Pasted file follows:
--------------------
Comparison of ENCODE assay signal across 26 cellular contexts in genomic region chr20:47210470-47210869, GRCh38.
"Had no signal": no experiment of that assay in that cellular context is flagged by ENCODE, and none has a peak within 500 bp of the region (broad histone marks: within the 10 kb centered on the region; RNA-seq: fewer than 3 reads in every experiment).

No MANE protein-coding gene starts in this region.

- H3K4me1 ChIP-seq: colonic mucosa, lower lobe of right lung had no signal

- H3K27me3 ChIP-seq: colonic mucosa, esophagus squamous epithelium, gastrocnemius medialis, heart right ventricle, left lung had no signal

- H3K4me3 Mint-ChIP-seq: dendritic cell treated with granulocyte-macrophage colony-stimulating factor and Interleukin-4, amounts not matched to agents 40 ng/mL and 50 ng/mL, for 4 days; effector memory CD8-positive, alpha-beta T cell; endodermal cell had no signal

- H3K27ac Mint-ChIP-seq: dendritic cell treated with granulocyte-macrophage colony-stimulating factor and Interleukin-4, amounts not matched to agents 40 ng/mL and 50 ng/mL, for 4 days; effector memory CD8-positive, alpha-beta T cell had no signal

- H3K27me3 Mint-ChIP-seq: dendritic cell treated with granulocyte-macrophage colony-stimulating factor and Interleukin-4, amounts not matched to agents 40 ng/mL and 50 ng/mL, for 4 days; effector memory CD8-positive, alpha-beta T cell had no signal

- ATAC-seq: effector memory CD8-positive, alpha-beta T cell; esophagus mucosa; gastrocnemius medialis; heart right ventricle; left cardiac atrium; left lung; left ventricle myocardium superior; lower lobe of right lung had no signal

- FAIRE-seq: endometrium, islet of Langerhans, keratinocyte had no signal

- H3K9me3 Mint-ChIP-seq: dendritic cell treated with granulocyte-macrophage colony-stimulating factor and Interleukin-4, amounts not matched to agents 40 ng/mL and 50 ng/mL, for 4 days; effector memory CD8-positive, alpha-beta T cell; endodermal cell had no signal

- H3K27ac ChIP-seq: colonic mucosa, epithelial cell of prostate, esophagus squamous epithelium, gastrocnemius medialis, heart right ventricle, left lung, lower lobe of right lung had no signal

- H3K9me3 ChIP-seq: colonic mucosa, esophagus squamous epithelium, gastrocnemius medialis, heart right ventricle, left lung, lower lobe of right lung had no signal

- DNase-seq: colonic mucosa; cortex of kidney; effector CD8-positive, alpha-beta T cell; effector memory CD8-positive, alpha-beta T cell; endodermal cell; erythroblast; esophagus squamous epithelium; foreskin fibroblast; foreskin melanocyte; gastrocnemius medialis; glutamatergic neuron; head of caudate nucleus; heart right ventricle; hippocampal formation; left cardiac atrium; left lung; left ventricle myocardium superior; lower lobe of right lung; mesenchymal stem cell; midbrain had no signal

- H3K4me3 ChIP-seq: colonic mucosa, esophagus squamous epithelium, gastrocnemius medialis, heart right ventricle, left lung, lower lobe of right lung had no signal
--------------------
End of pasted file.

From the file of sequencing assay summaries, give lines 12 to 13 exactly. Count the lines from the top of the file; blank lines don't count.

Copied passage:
- H3K27ac ChIP-seq: colonic mucosa, epithelial cell of prostate, esophagus squamous epithelium, gastrocnemius medialis, heart right ventricle, left lung, lower lobe of right lung had no signal

- H3K9me3 ChIP-seq: colonic mucosa, esophagus squamous epithelium, gastrocnemius medialis, heart right ventricle, left lung, lower lobe of right lung had no signal